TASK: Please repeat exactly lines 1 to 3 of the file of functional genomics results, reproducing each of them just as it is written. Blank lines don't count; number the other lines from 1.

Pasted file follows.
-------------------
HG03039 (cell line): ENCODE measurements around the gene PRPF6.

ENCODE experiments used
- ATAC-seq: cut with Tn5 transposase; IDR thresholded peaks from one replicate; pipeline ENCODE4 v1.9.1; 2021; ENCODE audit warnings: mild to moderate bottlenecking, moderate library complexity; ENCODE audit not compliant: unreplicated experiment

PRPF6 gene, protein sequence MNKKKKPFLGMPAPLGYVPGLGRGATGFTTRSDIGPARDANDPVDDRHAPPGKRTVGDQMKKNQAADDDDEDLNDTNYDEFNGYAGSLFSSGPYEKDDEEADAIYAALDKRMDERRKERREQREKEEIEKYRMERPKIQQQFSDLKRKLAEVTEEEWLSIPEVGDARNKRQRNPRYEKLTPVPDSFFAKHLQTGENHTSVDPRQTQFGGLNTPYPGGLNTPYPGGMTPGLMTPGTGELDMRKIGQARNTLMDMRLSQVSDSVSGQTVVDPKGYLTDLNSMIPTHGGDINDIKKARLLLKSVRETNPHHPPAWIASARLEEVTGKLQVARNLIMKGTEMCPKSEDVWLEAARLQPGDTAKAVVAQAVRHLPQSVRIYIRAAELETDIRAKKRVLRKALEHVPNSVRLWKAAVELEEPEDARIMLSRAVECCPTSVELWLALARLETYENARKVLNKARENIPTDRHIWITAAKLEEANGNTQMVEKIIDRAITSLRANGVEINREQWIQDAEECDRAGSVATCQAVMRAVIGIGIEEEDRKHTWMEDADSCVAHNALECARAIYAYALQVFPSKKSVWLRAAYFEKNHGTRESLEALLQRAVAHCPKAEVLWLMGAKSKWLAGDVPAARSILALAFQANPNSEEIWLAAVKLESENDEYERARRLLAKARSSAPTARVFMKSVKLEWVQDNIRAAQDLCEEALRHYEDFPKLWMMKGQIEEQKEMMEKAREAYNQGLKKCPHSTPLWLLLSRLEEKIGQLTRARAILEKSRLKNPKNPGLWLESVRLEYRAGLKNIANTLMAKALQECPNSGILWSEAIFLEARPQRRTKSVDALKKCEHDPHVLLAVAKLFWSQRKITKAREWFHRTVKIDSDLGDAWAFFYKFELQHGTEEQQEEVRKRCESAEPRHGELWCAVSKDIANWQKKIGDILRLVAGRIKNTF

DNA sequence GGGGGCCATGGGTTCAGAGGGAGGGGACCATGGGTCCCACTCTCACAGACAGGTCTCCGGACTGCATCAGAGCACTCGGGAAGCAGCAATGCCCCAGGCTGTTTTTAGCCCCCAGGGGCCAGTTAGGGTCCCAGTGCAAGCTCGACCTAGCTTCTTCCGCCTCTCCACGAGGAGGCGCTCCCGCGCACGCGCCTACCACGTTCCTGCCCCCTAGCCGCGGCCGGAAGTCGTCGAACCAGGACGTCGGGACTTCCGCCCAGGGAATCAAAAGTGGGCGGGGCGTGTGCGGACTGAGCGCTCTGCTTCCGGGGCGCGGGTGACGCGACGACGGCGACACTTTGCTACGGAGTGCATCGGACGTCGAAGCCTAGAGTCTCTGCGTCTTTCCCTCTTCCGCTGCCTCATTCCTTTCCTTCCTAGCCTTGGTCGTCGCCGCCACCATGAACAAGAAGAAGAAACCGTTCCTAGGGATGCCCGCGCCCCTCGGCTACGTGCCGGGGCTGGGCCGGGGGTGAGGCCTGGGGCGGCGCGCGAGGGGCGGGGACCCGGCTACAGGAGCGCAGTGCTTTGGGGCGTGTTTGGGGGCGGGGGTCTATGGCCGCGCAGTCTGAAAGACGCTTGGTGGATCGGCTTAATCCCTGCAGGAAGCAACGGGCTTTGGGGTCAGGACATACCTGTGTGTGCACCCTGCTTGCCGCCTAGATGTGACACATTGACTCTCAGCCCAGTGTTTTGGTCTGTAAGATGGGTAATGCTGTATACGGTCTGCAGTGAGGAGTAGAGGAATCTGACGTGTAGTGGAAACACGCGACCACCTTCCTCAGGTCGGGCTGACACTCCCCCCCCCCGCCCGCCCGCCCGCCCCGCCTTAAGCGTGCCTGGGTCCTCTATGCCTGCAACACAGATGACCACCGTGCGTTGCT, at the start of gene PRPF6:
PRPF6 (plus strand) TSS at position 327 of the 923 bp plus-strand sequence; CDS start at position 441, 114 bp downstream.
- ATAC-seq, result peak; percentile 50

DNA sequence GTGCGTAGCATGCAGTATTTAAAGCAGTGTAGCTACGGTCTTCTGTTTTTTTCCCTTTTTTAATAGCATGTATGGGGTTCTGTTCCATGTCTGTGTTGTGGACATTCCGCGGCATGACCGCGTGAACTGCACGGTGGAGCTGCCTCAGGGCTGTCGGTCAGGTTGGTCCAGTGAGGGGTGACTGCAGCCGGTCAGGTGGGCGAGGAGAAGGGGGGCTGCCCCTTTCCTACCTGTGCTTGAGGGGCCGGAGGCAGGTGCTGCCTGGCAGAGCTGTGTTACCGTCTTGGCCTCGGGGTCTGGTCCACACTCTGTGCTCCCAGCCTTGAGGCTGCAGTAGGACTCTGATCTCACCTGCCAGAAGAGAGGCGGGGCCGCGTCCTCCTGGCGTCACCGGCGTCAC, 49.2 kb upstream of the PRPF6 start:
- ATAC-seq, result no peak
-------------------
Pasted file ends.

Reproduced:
HG03039 (cell line): ENCODE measurements around the gene PRPF6.

ENCODE experiments used
- ATAC-seq: cut with Tn5 transposase; IDR thresholded peaks from one replicate; pipeline ENCODE4 v1.9.1; 2021; ENCODE audit warnings: mild to moderate bottlenecking, moderate library complexity; ENCODE audit not compliant: unreplicated experiment